GBS, known as Group B Strep, is a common bacteria found in the human body, but is the most common cause of severe infection suffered by babies in their first week of life.
During pregnancy and birth, there is a risk that the baby may become infected with GBS picking up the infection either in the uterus or during delivery.
Following birth, the baby usually shows signs of infection within the first seven days of life. Although rare, for babies who contract Strep B, the results can be serious leading to meningitis and septicaemia
A birth injury can occur when a GBS pregnancy is combined with a lack of care due to clinical negligence.
But how do you know if this was due to clinical negligence, and would you be eligible for compensation?
What is Strep B?
The Group B Streptococcus bacteria, Strep B, is common and carried in both men and women.
It is usually found in the digestive tract, rectum, urinary tract, or vagina. An estimated 20 to 40 per cent of women in the UK carry it. The bacteria are, in themselves, harmless to carry with most people not even aware they have it. Therefore, it is highly likely that a woman can carry it throughout a pregnancy none the wiser.
Women experiencing a GBS pregnancy can have healthy babies. In about one in 1,750 pregnancies there is a risk that Strep B will pass to the baby during delivery. In extremely rare cases, Strep B can cause miscarriage, premature births or stillbirths.
What does this mean for the baby?
Should a baby catch Strep B due to a GBS pregnancy, they can become very unwell. In some rare cases, these serious complications can be life-threatening.
Early-onset infection typically sees a baby becoming unwell within 12 to 48 hours after birth. This can cause meningitis, pneumonia, or sepsis. These serious conditions can lead to permanent disability such as cerebral palsy, deafness, blindness, and serious learning disabilities.
The late-onset infection carries the same symptoms and sees a baby becoming unwell a week or more after they are born. Typically, it is caused by the baby encountering someone who has Strep B and is not related to the pregnancy.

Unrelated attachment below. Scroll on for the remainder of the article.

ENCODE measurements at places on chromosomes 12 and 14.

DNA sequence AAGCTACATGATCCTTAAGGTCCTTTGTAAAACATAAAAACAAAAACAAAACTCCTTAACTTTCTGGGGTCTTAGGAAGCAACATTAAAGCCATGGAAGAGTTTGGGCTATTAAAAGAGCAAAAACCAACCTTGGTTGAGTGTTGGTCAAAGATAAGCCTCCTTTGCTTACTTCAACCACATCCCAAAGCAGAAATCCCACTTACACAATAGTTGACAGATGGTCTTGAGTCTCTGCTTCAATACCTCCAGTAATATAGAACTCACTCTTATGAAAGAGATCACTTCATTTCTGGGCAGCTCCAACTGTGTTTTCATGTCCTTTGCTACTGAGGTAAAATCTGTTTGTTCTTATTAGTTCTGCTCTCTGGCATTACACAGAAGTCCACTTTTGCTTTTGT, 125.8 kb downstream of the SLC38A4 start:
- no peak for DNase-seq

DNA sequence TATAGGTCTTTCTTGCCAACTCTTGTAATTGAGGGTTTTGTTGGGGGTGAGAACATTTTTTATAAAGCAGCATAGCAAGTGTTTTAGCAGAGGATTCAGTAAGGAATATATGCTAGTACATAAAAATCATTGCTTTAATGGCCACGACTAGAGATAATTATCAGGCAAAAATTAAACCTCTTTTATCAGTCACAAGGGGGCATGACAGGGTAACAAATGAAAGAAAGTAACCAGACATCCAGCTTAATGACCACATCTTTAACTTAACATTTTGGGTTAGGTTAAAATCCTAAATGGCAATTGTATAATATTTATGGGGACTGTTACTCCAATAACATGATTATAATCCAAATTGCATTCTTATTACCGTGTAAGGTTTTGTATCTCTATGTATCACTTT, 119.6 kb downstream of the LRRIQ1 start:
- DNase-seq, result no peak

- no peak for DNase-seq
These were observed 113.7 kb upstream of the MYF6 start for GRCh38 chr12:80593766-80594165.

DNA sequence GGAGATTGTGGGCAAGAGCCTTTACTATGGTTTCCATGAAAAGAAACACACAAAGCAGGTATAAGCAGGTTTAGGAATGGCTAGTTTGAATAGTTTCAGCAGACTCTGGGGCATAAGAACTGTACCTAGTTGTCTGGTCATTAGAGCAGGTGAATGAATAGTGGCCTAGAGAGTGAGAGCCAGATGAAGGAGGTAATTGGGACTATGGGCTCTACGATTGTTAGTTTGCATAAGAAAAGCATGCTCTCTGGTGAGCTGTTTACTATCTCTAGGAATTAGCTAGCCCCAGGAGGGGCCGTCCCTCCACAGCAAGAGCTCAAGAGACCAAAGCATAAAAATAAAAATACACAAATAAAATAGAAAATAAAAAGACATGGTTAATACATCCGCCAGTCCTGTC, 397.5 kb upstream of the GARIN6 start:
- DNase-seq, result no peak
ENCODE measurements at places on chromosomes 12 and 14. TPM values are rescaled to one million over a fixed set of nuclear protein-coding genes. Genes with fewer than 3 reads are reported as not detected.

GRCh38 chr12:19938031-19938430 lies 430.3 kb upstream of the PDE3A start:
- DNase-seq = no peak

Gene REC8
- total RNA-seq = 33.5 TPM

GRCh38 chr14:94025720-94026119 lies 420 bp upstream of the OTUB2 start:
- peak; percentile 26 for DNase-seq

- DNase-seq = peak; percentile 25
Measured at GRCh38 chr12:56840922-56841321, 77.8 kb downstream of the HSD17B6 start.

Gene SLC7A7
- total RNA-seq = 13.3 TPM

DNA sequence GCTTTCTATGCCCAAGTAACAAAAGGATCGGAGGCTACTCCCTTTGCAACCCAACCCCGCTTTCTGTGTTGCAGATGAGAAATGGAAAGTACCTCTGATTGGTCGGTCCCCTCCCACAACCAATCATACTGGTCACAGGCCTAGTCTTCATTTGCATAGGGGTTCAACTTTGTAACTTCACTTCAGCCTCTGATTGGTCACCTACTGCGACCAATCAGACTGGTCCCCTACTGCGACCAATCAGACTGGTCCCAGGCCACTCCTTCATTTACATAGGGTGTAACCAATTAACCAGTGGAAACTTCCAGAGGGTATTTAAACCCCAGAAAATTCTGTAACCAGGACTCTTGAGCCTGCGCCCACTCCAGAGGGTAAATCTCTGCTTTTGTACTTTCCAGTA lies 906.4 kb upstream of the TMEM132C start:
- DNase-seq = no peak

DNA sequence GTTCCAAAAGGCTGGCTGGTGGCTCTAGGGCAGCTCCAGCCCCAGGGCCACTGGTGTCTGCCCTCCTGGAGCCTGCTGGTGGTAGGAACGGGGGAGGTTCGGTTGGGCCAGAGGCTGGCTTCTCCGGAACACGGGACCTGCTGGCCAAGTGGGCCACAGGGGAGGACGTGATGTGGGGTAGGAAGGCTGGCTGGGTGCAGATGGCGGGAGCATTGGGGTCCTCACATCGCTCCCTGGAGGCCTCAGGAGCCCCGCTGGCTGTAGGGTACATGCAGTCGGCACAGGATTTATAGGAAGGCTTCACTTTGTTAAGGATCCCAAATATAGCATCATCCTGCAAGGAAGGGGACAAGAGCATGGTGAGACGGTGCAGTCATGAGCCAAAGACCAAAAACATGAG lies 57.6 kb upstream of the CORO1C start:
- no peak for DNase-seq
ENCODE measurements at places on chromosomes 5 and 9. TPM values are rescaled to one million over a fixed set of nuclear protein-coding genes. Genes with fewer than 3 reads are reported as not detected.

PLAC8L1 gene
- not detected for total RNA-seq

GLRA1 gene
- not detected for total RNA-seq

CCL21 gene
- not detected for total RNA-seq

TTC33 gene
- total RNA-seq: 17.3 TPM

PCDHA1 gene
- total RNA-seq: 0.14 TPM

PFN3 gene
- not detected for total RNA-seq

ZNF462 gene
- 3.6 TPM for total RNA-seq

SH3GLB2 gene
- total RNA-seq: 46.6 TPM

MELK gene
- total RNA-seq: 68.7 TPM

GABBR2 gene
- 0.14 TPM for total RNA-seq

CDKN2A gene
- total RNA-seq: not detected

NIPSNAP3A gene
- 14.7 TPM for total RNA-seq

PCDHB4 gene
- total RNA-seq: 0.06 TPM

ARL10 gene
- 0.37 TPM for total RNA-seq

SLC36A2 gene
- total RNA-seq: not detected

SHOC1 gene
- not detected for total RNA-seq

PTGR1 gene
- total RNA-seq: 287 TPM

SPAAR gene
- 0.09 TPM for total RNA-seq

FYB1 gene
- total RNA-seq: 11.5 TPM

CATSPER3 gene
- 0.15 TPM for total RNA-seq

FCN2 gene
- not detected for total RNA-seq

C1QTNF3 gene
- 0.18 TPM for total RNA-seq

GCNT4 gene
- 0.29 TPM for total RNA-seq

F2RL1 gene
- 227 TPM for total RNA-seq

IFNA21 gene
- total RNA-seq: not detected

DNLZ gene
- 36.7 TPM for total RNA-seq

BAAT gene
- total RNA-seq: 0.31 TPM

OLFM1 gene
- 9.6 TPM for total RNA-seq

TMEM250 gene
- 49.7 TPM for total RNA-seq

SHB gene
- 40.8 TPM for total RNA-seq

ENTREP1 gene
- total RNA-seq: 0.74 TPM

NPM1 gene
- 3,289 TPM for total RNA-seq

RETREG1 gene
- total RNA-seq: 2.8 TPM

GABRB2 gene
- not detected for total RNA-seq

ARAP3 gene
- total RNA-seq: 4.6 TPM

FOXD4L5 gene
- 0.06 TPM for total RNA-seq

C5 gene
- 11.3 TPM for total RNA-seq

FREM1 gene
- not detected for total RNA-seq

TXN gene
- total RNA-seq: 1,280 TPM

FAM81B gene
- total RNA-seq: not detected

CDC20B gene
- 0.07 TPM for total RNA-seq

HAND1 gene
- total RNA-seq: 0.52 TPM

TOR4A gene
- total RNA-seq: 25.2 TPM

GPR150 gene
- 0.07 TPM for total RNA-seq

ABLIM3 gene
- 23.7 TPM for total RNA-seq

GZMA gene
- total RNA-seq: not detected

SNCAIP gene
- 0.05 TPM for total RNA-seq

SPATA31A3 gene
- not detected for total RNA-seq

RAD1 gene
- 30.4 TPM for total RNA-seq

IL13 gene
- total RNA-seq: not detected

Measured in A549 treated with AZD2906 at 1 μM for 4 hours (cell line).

Unfortunately, one in 19 babies who contract an early-onset infection will die, and one in 14 will result in a long-term disability. But, if treated quickly and efficiently, most babies will make a full recovery.
How is this caused by clinical negligence?
So, how does a baby catch a Strep B infection? It occurs when the baby is born and has direct contact with the infected mother. There are also a variety of factors which can put your baby at a higher risk of developing a GBS infection:
- If your baby is premature
- If you have had a previous baby affected by Strep B
- If you have an elevated temperature during labour
- If you have had a positive Strep B test
- If your waters broke more than 24 hours before the delivery of the baby
All of these should be monitored and taken into consideration by the medical professionals treating you.
If the risks of GBS pregnancy are ignored or not explored further, this could lead to your baby becoming seriously ill.
In addition, if the baby’s symptoms go unnoticed and treatment is delayed, this may be cause for a clinical negligence claim. This is particularly the case where the medical team’s actions or lack of directly lead to disability or fatality.
The UK National Screening Committee does not recommend GBS testing for all pregnant women. They state many reasons why, however, the NHS say that Strep B is sometimes detected in other tests for infections.
If you are found to carry Strep B, you should be given intravenous (IV) antibiotics during labour. Antibiotic treatment is most effective during the labour process when it comes to preventing early-onset Strep B infections. The baby should also be monitored for at least 12 hours after they are born.
How Coodes can help
At Coodes, we can help you claim compensation for birth injuries to your child. This includes where injuries have arisen from infections that should have been identified such as Strep B.
Depending on who is affected and the age of the claimant, the time limits surrounding clinical negligence claims vary. More information can be found here.
There are very few law firms that can represent clients with Legal Aid. At Coodes, we are one of the only law firms in the whole of Cornwall that offers Legal Aid. This may be available for clinical negligence claims regarding infections and their resulting effects. You can find out more about it here.
If you are concerned for your health or the health of your baby, please seek medical advice as soon as possible. Similarly, if you are currently pregnant and worried about the risks of GBS pregnancy, speak to your midwife or local GP.
If you have experienced substandard medical care during your pregnancy which resulted in your child becoming unwell, get in touch. Our experienced accredited clinical negligence solicitors are here and ready to help you.